We are still able to despatch most of our products, however, the ones listed below (that are made by other manufacturers) will not be available for a while.
Tableware (Coasters & Placemats) and Wallpaper.
Our despatch times are normal, but Royal Mail & Parcelforce delivery times are varying depending on location - some parcels arrive next day and others are taking up to 10 days, which we have no control over.We will update this message as anything changes.
The Potato Harvest... Dawn Till Dusk. - a Memory of Manmoel.
With dawn breaking on a chilly early October morning we gathered at the bottom of King Street, we were going to spend the weekend picking " spuds" on Lou Issacs farm in Manmoel. There were three grades of pickers. The men....my father, Bernie Town, Bryn Pritchard and Phil Leonard. Then there were the adolescents...John Tovey, my brother Val, Billy Pritchard, Jimmy Pritchard, Ken Fry, and Wilfy Sayce. The young un's.. (under 10) were myself, Charley Morris, Nipper Harvey and Des Holloway. The prime objective of that intrepid team was to pick and bag "spuds" until your back screamed for mercy. The only relief we experienced was when the farmer's daughter came across the fields driving a milk float laden with hot tea, bread and cheese doorsteps followed by wedges of loaf cake. After a twenty minute respite we resumed our task until the onset of dusk....The hundreds(?) of sacks of potatoes were loaded on a trailer and with a load of passengers were hauled to the storage barn. After unloading the harvest we were bidden by the farmer's wife to clean up at the horse trough. With our face and hands sparkling from the cold water and rough sacking towels we were invited into the warm farmhouse kitchen. A veritable feast lay before us. A sizzling joint of beef surrounded by dishes of every conceiviable vegetable. It was food fit for kings.......I have actually written this story of our exploits in Manmoel during the middle years of World War Two. I named it 'I Could Eat A Horse. Not only do I portray the potato harvest and its rewards, both financial and physical. I recall our activities after leaving the farm. Whilst the men adjourned to the pub to spend some of their hard-earned wages, the adolescents and the kids chose sides to play Hares and Hounds. The hares were usually the older lads, and of course we could never find them in the dark fields that surrounded the village. It was pretty normal to catch up with the hares in the confines of one's own kitchen after they had dumped us to the terrors of an un-escorted walk down the dark and creepy Rhiw......But that story I have committed to paper for the benefit of future generations. ....Dave Williams. Costa Blanca. Spain.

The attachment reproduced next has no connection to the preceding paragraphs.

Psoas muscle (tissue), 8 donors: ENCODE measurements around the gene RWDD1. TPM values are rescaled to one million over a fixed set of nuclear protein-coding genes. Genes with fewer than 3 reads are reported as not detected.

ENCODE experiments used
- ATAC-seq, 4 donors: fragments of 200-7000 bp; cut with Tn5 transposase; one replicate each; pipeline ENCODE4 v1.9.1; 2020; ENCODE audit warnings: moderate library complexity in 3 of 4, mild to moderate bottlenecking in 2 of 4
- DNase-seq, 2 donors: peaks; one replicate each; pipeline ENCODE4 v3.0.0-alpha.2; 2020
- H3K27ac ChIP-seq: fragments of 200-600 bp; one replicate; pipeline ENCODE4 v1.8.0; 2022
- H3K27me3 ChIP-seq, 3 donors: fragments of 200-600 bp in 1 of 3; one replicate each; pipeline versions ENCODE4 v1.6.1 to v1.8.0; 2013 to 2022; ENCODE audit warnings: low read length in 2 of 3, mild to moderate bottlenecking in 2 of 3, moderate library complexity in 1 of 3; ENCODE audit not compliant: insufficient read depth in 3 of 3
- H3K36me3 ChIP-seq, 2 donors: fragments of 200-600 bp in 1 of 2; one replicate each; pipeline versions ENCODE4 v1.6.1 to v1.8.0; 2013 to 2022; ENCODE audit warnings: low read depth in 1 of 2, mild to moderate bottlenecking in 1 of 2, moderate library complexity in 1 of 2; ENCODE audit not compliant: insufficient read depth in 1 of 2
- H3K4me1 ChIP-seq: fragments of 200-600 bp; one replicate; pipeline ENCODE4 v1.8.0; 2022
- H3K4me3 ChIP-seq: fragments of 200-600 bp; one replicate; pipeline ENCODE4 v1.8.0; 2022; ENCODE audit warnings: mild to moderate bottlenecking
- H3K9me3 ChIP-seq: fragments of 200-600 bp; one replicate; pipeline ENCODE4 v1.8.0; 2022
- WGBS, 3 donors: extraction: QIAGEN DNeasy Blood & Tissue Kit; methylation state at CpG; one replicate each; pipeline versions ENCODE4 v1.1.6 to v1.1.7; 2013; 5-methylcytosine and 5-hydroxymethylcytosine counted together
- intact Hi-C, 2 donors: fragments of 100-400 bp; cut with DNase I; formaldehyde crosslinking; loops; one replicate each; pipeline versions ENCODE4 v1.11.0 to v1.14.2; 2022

A memory shared by on Jan 6th, 2014.
Tips & Ideas
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